You say this horse came from a "mixed bag". I wonder if he's just convinced the other shoe is going to drop whenever he's being ridden and reacting because he figures he might as well get it out of the way. Even though you're riding him in a very mild bit, maybe he was jerked in the mouth a lot and spurred frequently in his former job.
While you can't make a horse forget, you can be extremely consistent in his training to the point where he will eventually learn that your are not going to do anything to hurt him. You appear to have a quiet seat and hands which will work in your favor. I would say, be as quiet and consistent as you can be with him. I'm not saying never put a leg on him or ask for anything, but make sure every cue is always the same, X means X, not Y or Z if you know what I mean.
It sounds like he does start to tense up before he gets ready to blow. When that starts to happen, try frequent changes of direction. I'm talking never going straight until he's calm. Something about changes of direction seems to regain a horse's focus on it's rider. If you do trot or canter him in fields, again keep him on a large circle and change the gait frequently. Pay attention to his ears. If they are both forward, he doesn't know you're up there and might feel he's on his own for this safety. Once he's got an ear back on you, you're in business. Use it to ask for little things. Keep him guessing. He'll have to keep his attention on you rather than on acting up.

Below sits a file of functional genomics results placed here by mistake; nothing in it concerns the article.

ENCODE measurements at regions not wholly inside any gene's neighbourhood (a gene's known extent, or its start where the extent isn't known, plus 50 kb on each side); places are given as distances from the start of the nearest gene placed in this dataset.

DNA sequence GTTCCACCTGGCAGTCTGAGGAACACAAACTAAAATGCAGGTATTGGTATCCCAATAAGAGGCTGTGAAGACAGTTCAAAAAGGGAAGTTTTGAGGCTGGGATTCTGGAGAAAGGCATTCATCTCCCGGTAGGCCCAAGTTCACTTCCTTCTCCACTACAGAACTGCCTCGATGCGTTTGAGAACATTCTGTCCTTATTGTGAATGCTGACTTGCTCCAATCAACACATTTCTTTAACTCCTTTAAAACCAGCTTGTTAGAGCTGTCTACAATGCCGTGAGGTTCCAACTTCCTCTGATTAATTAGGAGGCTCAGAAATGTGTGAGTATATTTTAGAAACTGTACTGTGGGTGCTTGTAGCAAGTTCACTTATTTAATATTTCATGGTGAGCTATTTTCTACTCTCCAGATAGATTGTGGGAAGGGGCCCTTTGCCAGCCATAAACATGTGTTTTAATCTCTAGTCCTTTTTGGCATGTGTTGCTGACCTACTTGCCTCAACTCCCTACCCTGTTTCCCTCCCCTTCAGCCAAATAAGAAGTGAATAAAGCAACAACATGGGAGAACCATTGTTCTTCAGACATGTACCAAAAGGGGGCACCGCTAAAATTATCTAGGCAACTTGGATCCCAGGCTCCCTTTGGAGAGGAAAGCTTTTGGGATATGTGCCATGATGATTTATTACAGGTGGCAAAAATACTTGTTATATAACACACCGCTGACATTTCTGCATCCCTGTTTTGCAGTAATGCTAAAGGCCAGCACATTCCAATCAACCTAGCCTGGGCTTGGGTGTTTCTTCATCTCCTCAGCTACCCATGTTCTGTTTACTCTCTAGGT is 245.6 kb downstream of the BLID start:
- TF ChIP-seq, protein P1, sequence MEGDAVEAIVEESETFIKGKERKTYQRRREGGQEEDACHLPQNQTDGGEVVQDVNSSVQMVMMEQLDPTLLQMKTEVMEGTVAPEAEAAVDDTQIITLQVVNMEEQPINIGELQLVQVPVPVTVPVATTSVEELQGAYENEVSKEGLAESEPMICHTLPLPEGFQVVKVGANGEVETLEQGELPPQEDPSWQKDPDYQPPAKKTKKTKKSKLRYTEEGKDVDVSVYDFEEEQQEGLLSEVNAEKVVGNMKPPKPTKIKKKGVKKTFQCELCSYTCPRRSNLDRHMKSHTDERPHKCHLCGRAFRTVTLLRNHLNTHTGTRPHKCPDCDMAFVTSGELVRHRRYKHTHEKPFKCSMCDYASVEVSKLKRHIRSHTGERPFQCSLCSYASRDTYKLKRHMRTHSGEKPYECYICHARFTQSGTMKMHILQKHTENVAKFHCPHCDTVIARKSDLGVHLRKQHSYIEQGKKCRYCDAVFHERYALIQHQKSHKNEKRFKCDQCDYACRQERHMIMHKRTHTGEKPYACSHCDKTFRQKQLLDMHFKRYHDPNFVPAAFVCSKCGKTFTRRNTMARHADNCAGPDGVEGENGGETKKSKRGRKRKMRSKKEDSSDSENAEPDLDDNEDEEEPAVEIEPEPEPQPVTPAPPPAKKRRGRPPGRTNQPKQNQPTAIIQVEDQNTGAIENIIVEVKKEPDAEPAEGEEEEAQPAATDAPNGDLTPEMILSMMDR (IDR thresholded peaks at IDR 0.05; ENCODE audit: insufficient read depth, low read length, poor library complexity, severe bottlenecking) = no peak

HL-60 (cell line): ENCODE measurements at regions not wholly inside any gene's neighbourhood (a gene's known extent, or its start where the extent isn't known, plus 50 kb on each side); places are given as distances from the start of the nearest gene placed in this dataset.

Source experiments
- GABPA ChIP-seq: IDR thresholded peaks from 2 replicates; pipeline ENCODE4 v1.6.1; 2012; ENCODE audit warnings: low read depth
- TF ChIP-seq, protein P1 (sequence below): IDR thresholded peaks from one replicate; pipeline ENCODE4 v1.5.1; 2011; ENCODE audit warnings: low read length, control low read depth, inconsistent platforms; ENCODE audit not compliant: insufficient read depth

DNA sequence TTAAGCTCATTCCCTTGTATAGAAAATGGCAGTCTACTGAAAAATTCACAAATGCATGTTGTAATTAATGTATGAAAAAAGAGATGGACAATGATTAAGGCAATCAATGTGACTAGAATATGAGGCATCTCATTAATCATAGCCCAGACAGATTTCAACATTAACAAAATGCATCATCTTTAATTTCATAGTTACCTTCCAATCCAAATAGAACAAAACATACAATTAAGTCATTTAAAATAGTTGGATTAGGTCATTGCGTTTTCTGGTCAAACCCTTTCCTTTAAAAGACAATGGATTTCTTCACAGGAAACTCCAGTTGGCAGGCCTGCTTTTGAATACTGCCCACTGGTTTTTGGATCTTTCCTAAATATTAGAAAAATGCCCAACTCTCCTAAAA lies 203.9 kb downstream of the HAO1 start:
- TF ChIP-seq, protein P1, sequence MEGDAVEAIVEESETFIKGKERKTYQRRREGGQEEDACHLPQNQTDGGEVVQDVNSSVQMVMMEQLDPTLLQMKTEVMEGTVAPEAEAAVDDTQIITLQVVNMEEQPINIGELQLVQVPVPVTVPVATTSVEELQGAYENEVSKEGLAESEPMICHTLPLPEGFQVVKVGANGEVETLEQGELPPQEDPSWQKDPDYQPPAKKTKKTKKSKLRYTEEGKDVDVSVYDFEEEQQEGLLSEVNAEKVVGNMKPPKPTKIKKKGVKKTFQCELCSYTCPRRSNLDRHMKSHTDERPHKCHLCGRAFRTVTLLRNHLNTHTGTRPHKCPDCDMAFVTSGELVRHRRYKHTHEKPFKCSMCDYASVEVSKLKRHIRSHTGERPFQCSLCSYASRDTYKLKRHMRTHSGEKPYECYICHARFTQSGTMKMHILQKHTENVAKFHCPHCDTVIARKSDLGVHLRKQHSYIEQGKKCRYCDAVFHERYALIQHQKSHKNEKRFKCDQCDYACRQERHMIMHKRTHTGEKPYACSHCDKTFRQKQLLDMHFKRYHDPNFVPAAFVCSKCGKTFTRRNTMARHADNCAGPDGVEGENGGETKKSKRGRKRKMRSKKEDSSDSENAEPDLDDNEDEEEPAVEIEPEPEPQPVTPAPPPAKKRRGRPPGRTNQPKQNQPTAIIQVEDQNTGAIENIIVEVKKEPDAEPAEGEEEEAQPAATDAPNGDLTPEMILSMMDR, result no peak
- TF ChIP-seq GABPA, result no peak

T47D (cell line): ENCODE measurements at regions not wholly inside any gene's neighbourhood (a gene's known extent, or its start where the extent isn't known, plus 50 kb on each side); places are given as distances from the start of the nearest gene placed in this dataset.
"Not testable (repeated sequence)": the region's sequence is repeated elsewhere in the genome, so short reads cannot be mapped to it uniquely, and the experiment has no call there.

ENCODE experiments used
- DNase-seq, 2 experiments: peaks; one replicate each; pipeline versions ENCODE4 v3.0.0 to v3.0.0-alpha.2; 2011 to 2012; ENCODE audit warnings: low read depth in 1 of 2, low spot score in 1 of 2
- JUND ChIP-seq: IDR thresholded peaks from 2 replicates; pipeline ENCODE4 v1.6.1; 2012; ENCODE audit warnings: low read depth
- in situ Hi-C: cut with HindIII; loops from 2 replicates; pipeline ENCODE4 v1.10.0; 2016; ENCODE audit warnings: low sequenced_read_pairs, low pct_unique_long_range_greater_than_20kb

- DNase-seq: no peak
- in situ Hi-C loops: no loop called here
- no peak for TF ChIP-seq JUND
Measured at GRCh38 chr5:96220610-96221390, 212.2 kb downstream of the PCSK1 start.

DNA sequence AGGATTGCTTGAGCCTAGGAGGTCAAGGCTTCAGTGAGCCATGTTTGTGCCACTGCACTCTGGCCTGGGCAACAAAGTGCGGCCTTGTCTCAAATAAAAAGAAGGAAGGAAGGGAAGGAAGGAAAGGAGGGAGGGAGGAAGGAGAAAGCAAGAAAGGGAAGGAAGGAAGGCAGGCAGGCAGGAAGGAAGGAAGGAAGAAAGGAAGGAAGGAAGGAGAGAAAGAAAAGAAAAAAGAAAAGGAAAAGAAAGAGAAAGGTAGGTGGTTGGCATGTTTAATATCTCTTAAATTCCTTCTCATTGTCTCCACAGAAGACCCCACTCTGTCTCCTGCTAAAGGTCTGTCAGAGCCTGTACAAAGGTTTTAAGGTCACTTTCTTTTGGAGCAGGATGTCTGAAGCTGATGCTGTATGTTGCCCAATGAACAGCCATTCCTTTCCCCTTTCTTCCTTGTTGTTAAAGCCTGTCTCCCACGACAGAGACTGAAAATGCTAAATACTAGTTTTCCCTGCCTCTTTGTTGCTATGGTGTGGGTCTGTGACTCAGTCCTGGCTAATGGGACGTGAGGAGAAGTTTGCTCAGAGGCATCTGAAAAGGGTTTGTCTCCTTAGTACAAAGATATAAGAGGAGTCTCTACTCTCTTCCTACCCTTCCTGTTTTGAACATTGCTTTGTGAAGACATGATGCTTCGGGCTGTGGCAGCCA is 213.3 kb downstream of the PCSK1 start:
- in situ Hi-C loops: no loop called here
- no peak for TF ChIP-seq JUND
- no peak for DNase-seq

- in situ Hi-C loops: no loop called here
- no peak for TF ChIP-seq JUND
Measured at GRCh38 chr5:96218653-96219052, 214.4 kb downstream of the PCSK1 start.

If he's a TB, check his tongue. He's probably got a big fat sausage tongue. If there are any marks on it, there's your answer on whether he ever had a rider with bad hands. Maybe try a bit with a low port for more tongue relief and switch to an egg butt cheek piece. Loose rings are great, but they don't provide much in the line of brakes in situations like yours since they'll just slide through his mouth when trying to do one rein stops.
If he does try to bolt, one rein stop. Then go back to walking serpentines, changes of direction until he's calm again. When he is calm, lots of pats and praise. When he's being aloof, ignore him. Ride him like all is right with the world and manage the situation. Good luck.
You just have to see your distance...you don't have to like it.